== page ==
Faculty women who are mothers experience overwhelming pressures associated with meeting their institutions' standards for tenure and fulfilling their responsibilities as parents. In this article, I draw on personal experience and scholarly debate to demonstrate that while many academic institutions have made considerable progress in accommodating academic parents' practical concerns—i.e., accessibility to quality childcare and reduced time for teaching and research—they still fail to recognize how thoroughly motherhood can alter a female academic's career. I argue that the psychological adjustment to motherhood required of female academics who bear children early in their careers calls for serious reconsideration of the timing and requirements associated with the tenure process. In response to this psychological and emotional consideration, I suggest a triplet of modifications to the standard research-driven tenure model intended to emphasize individual academics' experiences and interests, in general, and the ways in which the experiences of academic mothers, in particular, might positively transform academe.
As a Black assistant professor, April L. Few discusses the challenge of balancing the demands of tenure and her commitment to community, diversity, and social justice. In this story about her journey toward tenure, she reflects upon how racism and sexism within the classroom have defined her professional identity as an activist scholar. She also poses questions for feminist scholars who struggle about whether moving toward the center or mainstream of an institution means having to lose pieces of oneself in the tenure process. In order to provide additional perspective on this issue, Fred P. Piercy, the department head, and Andrew Stremmel, the departmental chair of the tenure and promotion committee, also reflect on this dilemma and suggest ways of turning teaching and service into scholarship that counts for tenure. Although it may be said that all new faculty face transitions, this story discusses additional challenges that are often negotiated by untenured ethnic faculty at predominantly White universities.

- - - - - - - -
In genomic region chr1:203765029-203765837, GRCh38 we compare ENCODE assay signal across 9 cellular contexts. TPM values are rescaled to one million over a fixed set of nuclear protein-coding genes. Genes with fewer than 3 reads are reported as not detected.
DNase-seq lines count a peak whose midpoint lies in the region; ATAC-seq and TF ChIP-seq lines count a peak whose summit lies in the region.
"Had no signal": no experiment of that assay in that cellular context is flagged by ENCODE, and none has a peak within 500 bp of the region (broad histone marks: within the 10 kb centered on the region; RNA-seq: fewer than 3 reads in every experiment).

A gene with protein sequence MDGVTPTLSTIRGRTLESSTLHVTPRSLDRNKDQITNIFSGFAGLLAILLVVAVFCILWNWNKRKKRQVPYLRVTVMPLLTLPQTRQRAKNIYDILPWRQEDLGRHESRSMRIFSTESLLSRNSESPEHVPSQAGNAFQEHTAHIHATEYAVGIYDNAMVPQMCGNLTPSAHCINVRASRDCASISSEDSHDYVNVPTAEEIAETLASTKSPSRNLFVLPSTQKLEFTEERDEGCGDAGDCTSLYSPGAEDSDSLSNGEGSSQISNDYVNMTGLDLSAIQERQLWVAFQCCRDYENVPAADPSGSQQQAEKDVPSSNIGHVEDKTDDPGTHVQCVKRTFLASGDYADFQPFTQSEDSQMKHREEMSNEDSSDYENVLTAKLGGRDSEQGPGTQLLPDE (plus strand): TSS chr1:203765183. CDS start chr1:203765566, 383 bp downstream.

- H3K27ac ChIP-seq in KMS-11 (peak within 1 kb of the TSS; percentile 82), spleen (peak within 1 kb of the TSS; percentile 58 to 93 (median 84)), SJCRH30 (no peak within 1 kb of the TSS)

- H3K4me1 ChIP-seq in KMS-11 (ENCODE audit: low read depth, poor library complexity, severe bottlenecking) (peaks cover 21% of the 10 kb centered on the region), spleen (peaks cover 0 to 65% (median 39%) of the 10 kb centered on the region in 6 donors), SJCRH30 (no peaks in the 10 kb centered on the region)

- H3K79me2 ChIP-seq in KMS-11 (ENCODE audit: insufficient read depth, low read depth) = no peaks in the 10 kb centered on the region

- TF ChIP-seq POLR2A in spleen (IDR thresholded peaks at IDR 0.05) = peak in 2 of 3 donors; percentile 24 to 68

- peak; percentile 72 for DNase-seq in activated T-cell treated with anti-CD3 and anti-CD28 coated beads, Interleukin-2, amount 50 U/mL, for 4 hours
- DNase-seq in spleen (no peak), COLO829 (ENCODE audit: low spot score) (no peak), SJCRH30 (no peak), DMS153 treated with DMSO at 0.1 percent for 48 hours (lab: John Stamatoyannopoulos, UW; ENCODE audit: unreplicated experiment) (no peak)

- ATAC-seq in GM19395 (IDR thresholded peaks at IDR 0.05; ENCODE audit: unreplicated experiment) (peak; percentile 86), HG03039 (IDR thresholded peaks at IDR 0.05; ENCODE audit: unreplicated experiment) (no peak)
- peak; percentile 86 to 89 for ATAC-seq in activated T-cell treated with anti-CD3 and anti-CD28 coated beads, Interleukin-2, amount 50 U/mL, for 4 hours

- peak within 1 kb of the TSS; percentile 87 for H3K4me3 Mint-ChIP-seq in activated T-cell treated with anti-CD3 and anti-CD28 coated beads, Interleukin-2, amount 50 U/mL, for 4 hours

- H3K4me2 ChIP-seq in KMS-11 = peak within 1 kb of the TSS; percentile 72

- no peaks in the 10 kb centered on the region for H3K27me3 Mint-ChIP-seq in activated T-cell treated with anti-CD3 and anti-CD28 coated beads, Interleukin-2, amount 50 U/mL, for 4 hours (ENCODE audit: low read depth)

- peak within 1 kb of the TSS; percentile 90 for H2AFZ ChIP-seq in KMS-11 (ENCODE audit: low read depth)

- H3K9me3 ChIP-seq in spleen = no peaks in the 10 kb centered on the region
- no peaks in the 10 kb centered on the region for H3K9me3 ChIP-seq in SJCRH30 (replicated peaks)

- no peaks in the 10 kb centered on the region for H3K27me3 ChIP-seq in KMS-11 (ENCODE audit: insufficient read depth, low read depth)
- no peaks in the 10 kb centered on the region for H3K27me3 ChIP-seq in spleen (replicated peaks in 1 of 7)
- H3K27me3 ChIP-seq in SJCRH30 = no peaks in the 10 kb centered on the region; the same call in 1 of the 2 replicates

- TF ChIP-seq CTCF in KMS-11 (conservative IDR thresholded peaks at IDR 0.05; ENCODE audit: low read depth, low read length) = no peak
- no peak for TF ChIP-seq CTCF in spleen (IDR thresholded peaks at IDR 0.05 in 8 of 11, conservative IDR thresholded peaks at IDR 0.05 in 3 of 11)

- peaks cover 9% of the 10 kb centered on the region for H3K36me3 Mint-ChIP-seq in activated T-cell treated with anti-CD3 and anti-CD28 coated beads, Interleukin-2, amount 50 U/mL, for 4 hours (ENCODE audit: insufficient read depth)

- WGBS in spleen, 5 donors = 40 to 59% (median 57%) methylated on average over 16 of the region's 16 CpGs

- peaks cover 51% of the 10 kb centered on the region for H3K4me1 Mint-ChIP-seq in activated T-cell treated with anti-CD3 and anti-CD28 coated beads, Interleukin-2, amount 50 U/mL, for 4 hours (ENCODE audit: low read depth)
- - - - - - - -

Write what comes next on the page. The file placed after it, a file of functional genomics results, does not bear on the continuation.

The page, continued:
In the case of Desert Palace v. Costa (2003), the Supreme Court's liberalization of evidentiary standards in proving discrimination helps women building cases of discrimination along the legal frame of disparate treatment theory. Desert Palace v. Costa clarifies and effectively expands the type of evidence that can be used to prove sex discrimination in cases where legitimate and illegitimate reasons are used to curtail employment opportunities. Now direct and circumstantial evidence can be used to build a case of sex discrimination in these mixed-motives cases. Given the nuances of faculty evaluation processes and the subjectivities therein, this legal development is particularly beneficial to women in academia. Nevertheless, while Desert Palace v. Costa is a progressive step forward, the law of sex discrimination remains limited in its ability to provide remedy in cases where similar treatment results in outcomes that vary on the basis of sex.
The importance of teaching evaluations to the tenure and promotion of women faculty cannot be underestimated. Administrators routinely consider classroom teaching in hiring, tenure, promotion, and salary decisions and increasingly rely most heavily on quantitative student ratings. Scholars who have attempted to determine whether/how gender enters into students' evaluations of their teachers generally fall into two camps: those who find gender to have no (or very little) influence on evaluations, and those who find gender to affect evaluations significantly. Drawing on insights developed from sociological scholarship on gender and evaluation, we argue that the apparent inconsistency on the question of whether student evaluations are gendered is itself an artifact of the way that quantitative measures can mask underlying gender bias. We offer concrete strategies that faculty, researchers, and administrators can employ to improve the efficacy of the system of evaluation.